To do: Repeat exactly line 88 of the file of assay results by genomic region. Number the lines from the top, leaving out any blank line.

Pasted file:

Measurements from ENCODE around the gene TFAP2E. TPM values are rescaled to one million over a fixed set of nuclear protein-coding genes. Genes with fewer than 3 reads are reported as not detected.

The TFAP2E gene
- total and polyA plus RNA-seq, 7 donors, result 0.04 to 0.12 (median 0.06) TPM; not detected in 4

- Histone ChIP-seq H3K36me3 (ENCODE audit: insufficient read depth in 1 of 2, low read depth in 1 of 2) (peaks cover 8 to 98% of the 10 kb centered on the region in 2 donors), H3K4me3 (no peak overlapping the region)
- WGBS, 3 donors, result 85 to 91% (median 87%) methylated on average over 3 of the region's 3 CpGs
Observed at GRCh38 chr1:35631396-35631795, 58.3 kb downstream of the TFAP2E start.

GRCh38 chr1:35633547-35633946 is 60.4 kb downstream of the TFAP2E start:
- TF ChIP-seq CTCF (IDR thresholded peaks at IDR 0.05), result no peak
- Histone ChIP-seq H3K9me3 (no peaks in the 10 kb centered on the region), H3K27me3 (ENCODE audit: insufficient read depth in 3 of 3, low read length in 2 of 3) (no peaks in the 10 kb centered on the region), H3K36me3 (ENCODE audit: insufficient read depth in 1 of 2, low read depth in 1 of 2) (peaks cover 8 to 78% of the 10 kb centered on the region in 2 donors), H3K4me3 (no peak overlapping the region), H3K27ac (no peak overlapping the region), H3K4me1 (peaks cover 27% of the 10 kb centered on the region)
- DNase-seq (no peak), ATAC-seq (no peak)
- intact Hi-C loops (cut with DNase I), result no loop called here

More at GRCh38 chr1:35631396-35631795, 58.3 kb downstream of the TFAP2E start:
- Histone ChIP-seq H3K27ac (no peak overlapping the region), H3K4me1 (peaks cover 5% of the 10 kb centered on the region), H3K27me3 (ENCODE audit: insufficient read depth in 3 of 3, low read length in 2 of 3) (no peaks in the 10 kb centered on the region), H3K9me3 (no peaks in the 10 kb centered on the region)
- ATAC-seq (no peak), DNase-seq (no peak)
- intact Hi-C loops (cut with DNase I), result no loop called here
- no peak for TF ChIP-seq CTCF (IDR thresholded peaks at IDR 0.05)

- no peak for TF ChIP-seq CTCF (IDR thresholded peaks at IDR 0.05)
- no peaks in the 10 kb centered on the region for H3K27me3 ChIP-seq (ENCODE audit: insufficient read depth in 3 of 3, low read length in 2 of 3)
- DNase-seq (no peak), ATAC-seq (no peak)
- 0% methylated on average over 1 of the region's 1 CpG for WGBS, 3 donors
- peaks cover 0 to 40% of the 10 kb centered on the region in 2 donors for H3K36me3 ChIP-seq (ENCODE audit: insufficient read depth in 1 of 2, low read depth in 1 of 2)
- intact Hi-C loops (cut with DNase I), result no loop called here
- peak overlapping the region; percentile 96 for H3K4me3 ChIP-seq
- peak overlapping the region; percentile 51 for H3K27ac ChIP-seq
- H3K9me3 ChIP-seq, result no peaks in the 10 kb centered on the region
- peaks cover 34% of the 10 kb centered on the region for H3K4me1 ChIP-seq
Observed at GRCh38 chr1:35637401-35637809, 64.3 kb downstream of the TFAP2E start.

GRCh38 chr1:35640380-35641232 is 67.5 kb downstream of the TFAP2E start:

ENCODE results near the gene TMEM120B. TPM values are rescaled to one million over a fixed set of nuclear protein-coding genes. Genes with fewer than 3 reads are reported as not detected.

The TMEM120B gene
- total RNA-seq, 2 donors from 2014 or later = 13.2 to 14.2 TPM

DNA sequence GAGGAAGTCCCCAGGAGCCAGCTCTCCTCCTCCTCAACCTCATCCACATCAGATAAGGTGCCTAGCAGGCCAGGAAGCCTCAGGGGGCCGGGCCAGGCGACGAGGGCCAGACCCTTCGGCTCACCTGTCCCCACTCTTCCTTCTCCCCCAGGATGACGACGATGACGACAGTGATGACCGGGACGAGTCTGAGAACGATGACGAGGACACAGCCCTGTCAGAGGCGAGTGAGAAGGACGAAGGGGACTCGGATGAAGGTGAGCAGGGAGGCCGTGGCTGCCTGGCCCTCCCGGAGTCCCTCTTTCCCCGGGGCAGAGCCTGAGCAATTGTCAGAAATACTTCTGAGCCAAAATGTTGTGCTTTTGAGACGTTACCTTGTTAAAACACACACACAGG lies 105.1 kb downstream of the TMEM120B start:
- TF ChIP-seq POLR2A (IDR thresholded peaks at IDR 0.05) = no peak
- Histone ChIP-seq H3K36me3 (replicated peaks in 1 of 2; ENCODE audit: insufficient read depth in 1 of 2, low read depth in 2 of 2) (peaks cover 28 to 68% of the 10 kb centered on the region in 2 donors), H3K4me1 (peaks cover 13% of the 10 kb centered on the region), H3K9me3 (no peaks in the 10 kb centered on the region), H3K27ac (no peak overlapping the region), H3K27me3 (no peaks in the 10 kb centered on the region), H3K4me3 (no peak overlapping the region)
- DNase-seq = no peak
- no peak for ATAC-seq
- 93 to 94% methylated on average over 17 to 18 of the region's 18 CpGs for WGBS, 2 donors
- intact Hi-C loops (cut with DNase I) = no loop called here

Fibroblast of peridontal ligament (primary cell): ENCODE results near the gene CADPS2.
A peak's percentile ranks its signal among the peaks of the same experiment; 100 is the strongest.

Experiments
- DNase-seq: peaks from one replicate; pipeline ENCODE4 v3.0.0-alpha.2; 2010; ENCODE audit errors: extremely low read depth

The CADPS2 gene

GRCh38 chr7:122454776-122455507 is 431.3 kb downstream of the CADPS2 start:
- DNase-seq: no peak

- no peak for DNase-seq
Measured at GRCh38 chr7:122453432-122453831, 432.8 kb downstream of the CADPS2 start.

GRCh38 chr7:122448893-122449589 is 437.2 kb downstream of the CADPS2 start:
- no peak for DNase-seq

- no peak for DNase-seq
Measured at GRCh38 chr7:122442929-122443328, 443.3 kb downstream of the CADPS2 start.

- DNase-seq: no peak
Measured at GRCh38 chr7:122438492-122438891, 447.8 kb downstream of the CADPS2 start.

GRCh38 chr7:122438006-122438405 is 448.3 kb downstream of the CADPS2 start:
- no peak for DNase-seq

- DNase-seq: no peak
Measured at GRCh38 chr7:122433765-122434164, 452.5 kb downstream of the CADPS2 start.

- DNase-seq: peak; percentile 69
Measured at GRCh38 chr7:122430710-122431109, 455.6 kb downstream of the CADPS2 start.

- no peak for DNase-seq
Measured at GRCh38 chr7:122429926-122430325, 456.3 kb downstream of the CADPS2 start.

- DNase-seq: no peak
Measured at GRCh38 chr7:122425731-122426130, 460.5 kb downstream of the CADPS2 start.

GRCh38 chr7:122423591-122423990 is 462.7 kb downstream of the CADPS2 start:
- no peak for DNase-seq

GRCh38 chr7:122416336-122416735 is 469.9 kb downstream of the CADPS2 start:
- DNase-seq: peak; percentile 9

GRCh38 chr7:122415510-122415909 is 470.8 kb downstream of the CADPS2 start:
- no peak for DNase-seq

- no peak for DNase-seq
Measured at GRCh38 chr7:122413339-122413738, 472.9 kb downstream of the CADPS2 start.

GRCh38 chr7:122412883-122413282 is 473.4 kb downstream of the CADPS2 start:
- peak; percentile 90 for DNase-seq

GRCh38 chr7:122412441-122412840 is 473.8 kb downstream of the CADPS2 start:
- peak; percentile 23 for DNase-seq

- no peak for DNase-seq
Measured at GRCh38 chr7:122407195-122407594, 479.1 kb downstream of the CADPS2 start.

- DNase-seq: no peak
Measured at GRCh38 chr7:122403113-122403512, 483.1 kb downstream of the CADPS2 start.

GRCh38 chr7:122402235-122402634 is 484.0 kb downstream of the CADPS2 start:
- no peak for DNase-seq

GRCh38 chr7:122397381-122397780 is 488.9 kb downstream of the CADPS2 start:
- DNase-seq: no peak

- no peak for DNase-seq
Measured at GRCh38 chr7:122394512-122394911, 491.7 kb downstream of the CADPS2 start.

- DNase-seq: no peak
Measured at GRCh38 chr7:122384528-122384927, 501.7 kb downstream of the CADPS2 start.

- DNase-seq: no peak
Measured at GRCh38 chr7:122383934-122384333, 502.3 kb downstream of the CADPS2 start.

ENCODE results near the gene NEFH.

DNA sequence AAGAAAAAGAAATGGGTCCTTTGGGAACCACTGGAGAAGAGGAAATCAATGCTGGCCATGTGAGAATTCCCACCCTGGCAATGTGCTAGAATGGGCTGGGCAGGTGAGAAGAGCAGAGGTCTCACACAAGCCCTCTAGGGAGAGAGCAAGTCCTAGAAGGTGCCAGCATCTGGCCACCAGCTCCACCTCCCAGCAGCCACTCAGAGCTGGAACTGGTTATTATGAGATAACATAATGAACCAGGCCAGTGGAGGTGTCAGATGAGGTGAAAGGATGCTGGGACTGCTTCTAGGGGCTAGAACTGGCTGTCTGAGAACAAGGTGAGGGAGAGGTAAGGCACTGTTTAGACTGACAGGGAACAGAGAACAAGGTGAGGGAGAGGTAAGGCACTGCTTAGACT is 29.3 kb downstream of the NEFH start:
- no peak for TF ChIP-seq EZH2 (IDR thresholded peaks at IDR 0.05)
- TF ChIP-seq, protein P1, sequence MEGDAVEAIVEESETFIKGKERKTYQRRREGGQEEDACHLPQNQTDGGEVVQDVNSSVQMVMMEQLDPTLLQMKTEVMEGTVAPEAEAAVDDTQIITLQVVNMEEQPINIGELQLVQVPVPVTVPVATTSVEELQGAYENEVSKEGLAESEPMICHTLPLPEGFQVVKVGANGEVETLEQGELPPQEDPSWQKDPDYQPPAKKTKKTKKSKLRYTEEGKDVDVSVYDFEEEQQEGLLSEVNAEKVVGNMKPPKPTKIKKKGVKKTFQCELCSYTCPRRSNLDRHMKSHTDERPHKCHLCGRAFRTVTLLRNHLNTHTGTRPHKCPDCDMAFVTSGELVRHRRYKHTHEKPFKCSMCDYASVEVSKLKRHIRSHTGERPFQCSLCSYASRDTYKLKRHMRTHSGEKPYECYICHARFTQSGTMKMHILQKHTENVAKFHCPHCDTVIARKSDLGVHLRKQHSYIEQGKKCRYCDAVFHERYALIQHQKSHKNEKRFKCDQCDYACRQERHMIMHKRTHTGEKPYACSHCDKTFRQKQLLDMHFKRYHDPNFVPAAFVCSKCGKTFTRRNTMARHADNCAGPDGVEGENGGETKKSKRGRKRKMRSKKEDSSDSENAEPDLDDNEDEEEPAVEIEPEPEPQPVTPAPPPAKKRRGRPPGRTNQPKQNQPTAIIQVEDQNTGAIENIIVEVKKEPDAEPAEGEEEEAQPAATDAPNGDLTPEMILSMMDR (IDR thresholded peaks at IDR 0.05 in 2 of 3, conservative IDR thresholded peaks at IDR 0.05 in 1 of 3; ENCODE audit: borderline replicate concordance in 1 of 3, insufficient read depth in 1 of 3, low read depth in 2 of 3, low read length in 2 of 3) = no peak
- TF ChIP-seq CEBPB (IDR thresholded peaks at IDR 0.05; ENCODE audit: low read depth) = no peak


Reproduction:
- DNase-seq: no peak